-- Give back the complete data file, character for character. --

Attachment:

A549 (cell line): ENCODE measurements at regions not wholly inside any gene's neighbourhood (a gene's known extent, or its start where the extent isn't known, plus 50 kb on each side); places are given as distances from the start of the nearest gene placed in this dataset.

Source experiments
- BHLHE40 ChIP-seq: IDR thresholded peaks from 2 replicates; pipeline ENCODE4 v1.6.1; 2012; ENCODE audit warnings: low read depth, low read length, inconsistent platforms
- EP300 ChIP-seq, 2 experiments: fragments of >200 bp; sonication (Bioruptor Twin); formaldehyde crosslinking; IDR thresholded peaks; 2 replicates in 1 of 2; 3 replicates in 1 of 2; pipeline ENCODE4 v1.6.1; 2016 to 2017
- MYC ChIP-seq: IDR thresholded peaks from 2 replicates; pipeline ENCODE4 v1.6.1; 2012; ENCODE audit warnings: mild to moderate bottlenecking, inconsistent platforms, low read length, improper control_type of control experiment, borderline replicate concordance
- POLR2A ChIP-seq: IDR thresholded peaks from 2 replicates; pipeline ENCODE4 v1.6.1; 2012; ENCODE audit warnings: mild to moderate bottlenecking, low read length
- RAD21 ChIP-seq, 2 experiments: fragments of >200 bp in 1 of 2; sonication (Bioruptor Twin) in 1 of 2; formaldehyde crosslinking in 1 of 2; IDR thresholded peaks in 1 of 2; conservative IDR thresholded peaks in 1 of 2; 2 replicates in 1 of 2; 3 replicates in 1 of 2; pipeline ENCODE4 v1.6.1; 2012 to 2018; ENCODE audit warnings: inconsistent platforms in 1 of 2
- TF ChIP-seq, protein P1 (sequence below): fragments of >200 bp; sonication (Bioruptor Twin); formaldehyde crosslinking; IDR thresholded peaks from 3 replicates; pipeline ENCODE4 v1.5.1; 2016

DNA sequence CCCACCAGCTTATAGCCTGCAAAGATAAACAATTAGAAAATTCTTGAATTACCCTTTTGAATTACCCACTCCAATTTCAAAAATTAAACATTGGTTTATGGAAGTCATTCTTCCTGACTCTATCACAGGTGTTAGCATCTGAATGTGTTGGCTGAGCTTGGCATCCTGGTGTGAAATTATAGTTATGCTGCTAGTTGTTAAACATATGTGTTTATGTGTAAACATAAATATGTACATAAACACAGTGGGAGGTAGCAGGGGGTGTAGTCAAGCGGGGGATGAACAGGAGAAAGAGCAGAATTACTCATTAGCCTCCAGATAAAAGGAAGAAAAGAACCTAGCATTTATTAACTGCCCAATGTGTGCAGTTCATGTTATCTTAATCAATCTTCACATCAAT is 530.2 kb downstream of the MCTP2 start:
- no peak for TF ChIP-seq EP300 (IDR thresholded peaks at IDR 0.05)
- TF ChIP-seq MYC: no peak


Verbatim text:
A549 (cell line): ENCODE measurements at regions not wholly inside any gene's neighbourhood (a gene's known extent, or its start where the extent isn't known, plus 50 kb on each side); places are given as distances from the start of the nearest gene placed in this dataset.

Source experiments
- BHLHE40 ChIP-seq: IDR thresholded peaks from 2 replicates; pipeline ENCODE4 v1.6.1; 2012; ENCODE audit warnings: low read depth, low read length, inconsistent platforms
- EP300 ChIP-seq, 2 experiments: fragments of >200 bp; sonication (Bioruptor Twin); formaldehyde crosslinking; IDR thresholded peaks; 2 replicates in 1 of 2; 3 replicates in 1 of 2; pipeline ENCODE4 v1.6.1; 2016 to 2017
- MYC ChIP-seq: IDR thresholded peaks from 2 replicates; pipeline ENCODE4 v1.6.1; 2012; ENCODE audit warnings: mild to moderate bottlenecking, inconsistent platforms, low read length, improper control_type of control experiment, borderline replicate concordance
- POLR2A ChIP-seq: IDR thresholded peaks from 2 replicates; pipeline ENCODE4 v1.6.1; 2012; ENCODE audit warnings: mild to moderate bottlenecking, low read length
- RAD21 ChIP-seq, 2 experiments: fragments of >200 bp in 1 of 2; sonication (Bioruptor Twin) in 1 of 2; formaldehyde crosslinking in 1 of 2; IDR thresholded peaks in 1 of 2; conservative IDR thresholded peaks in 1 of 2; 2 replicates in 1 of 2; 3 replicates in 1 of 2; pipeline ENCODE4 v1.6.1; 2012 to 2018; ENCODE audit warnings: inconsistent platforms in 1 of 2
- TF ChIP-seq, protein P1 (sequence below): fragments of >200 bp; sonication (Bioruptor Twin); formaldehyde crosslinking; IDR thresholded peaks from 3 replicates; pipeline ENCODE4 v1.5.1; 2016

DNA sequence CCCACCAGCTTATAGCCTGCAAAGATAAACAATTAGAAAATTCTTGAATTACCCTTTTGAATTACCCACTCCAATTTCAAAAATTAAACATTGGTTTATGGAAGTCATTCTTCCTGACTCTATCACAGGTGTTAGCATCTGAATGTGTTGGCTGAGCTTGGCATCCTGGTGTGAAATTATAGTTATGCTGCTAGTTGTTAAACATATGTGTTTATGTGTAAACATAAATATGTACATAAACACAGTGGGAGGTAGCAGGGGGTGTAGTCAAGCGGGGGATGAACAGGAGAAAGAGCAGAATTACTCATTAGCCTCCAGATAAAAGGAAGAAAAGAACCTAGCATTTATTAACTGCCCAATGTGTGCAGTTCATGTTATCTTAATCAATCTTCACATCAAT is 530.2 kb downstream of the MCTP2 start:
- no peak for TF ChIP-seq EP300 (IDR thresholded peaks at IDR 0.05)
- TF ChIP-seq MYC: no peak